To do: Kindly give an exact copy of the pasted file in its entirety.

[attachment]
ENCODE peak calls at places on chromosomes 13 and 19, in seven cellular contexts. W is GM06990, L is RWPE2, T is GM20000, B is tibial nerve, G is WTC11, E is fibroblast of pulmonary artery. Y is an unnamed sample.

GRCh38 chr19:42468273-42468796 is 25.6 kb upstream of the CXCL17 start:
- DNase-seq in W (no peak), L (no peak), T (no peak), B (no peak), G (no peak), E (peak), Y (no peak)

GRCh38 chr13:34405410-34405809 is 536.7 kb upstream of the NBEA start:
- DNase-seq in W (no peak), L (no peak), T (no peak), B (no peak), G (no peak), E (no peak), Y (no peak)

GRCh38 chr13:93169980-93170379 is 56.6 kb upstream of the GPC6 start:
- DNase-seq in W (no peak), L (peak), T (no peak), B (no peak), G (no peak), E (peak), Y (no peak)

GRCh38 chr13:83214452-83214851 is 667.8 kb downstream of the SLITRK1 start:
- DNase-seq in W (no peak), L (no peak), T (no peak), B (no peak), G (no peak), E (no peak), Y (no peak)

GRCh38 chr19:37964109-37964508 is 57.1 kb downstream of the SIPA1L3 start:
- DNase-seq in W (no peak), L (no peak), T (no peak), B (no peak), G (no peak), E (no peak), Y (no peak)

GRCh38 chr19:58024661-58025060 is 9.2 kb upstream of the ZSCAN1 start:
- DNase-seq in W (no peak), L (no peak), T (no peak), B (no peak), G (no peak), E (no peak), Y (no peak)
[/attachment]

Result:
ENCODE peak calls at places on chromosomes 13 and 19, in seven cellular contexts. W is GM06990, L is RWPE2, T is GM20000, B is tibial nerve, G is WTC11, E is fibroblast of pulmonary artery. Y is an unnamed sample.

GRCh38 chr19:42468273-42468796 is 25.6 kb upstream of the CXCL17 start:
- DNase-seq in W (no peak), L (no peak), T (no peak), B (no peak), G (no peak), E (peak), Y (no peak)

GRCh38 chr13:34405410-34405809 is 536.7 kb upstream of the NBEA start:
- DNase-seq in W (no peak), L (no peak), T (no peak), B (no peak), G (no peak), E (no peak), Y (no peak)

GRCh38 chr13:93169980-93170379 is 56.6 kb upstream of the GPC6 start:
- DNase-seq in W (no peak), L (peak), T (no peak), B (no peak), G (no peak), E (peak), Y (no peak)

GRCh38 chr13:83214452-83214851 is 667.8 kb downstream of the SLITRK1 start:
- DNase-seq in W (no peak), L (no peak), T (no peak), B (no peak), G (no peak), E (no peak), Y (no peak)

GRCh38 chr19:37964109-37964508 is 57.1 kb downstream of the SIPA1L3 start:
- DNase-seq in W (no peak), L (no peak), T (no peak), B (no peak), G (no peak), E (no peak), Y (no peak)

GRCh38 chr19:58024661-58025060 is 9.2 kb upstream of the ZSCAN1 start:
- DNase-seq in W (no peak), L (no peak), T (no peak), B (no peak), G (no peak), E (no peak), Y (no peak)